This exhibition is generously supported by the Amanda Cross, Theodore Cross Family Charitable Foundation, Anne Delaney & Chip Carver, and Kelly Williams & Andrew Forsyth.
This is a story of inspiring individuals who moved Nantucket—and the nation—towards a more just and equitable distribution of political power. It begins with a simple will written in 1710 endowing a formerly enslaved man with property and runs up to the enactment of the 19th Amendment to the Constitution in 1920 granting voting rights to women.
As the title suggests, the story has two parts—the first looks at the scourge of slavery and the second highlights those individuals with Nantucket connection involved in fighting for civil rights for women. Curiously, the pursuit on whales mirrors the former, while the latter reflects Nantucket’s post-whaling period.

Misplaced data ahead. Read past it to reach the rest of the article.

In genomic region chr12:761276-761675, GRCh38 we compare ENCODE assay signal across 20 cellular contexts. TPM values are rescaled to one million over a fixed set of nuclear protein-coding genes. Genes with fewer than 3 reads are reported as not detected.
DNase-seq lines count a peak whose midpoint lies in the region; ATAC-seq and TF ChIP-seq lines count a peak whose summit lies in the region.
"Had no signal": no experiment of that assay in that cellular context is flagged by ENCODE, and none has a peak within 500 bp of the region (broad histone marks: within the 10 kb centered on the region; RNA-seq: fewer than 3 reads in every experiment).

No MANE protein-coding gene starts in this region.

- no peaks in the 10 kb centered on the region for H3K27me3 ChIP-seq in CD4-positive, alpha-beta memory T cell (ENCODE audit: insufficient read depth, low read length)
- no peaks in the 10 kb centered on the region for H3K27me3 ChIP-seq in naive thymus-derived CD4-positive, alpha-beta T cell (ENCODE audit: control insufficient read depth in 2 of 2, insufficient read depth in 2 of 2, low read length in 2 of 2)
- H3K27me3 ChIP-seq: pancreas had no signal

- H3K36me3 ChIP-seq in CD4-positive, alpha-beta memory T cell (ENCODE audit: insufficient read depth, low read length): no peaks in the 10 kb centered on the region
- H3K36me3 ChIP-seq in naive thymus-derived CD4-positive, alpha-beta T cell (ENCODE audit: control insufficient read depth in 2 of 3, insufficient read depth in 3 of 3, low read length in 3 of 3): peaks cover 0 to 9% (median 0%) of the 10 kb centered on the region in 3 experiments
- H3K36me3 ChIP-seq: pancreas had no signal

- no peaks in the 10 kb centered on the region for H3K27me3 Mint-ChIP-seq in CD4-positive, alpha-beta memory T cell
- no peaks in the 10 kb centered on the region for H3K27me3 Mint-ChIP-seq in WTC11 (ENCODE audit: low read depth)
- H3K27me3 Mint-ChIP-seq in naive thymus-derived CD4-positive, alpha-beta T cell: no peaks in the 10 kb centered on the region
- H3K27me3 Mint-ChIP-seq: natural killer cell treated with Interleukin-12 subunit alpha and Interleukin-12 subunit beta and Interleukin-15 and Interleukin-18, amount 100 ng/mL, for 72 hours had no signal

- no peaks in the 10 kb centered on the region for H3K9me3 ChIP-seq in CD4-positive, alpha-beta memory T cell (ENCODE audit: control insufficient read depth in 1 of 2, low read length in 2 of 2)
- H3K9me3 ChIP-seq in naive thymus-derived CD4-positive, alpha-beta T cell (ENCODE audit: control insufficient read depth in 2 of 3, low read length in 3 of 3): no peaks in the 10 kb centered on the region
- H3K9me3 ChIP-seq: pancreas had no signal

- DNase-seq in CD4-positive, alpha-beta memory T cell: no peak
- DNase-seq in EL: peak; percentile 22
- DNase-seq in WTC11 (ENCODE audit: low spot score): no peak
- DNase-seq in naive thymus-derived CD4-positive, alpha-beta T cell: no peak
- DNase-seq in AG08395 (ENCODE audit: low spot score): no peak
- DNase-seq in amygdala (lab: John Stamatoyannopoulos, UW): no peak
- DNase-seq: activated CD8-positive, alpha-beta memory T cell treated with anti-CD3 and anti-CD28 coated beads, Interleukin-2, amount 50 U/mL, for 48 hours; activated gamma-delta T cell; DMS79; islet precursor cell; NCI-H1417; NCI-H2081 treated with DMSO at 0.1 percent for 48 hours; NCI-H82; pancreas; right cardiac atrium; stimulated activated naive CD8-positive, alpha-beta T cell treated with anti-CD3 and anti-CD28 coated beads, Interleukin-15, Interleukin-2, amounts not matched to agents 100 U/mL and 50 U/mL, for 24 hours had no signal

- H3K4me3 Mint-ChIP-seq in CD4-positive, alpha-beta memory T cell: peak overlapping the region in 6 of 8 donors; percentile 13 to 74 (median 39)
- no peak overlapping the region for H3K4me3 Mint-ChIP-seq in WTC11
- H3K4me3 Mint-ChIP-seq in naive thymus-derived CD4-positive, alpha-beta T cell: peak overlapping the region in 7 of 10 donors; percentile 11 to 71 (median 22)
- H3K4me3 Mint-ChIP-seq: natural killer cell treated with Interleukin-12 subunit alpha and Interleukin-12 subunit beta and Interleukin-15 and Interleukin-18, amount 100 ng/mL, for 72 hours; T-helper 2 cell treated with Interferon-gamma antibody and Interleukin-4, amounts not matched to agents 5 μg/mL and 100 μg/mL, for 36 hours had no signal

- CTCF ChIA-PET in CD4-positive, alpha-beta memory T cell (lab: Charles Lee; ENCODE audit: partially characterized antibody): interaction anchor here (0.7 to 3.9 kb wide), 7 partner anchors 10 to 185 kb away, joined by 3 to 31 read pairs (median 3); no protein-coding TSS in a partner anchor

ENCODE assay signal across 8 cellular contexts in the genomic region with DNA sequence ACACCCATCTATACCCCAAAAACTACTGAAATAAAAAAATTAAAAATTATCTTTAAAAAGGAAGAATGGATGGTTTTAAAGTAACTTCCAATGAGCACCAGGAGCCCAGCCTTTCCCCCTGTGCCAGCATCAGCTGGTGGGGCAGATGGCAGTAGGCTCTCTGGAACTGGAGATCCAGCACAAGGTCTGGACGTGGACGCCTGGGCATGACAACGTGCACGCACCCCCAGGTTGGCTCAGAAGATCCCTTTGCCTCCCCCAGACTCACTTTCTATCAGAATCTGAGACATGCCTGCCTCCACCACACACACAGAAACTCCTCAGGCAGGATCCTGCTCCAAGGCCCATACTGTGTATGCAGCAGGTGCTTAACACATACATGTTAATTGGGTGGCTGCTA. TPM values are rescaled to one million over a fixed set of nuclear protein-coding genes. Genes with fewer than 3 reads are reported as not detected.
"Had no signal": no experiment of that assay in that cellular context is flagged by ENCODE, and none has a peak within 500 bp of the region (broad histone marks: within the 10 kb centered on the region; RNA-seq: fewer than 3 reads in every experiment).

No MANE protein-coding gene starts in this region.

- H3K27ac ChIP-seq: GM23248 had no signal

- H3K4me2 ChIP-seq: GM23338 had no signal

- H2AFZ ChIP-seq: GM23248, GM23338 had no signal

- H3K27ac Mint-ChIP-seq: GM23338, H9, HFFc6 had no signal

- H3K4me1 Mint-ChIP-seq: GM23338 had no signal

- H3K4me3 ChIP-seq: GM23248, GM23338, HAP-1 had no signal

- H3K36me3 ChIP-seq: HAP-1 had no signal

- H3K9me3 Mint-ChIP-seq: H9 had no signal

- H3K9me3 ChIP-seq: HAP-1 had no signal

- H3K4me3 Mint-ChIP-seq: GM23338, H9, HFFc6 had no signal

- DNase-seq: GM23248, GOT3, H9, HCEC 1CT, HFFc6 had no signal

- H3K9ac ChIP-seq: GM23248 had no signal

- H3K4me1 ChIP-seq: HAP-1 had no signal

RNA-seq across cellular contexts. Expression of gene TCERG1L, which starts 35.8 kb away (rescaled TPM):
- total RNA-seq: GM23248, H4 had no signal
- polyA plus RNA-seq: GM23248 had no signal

Early on, the virtue of tolerance, so prized in the Quaker community, paved the road for a multitude of ethnicities to engage in the pursuit of whaling. With the decline of the Wampanoag population, African Americans, Pacific Islanders, Azoreans, and Cape Verdeans stepped into those roles. The Underground Railroad had a stop here as escaped slaves benefited from the social distancing of long whaling voyages.
With the passage of the 13th, 14th, and 15th Amendments that ended slavery and gave Black men the right to vote, women would need to wait another five decades. In the island’s post-whaling economy, women and men pressed for the full embodiment of that foundational phrase in the Declaration of Independence: “All Men Are Created Equal.” Finally it came in 1920, 72 years after the Declaration of Sentiments were adopted at the first Women’s Rights Convention in Seneca Falls, New York, in 1848.
On the road from abolition to suffrage, Nantucketers today can feel a special pride for those who advocated for our civil rights. This is their story.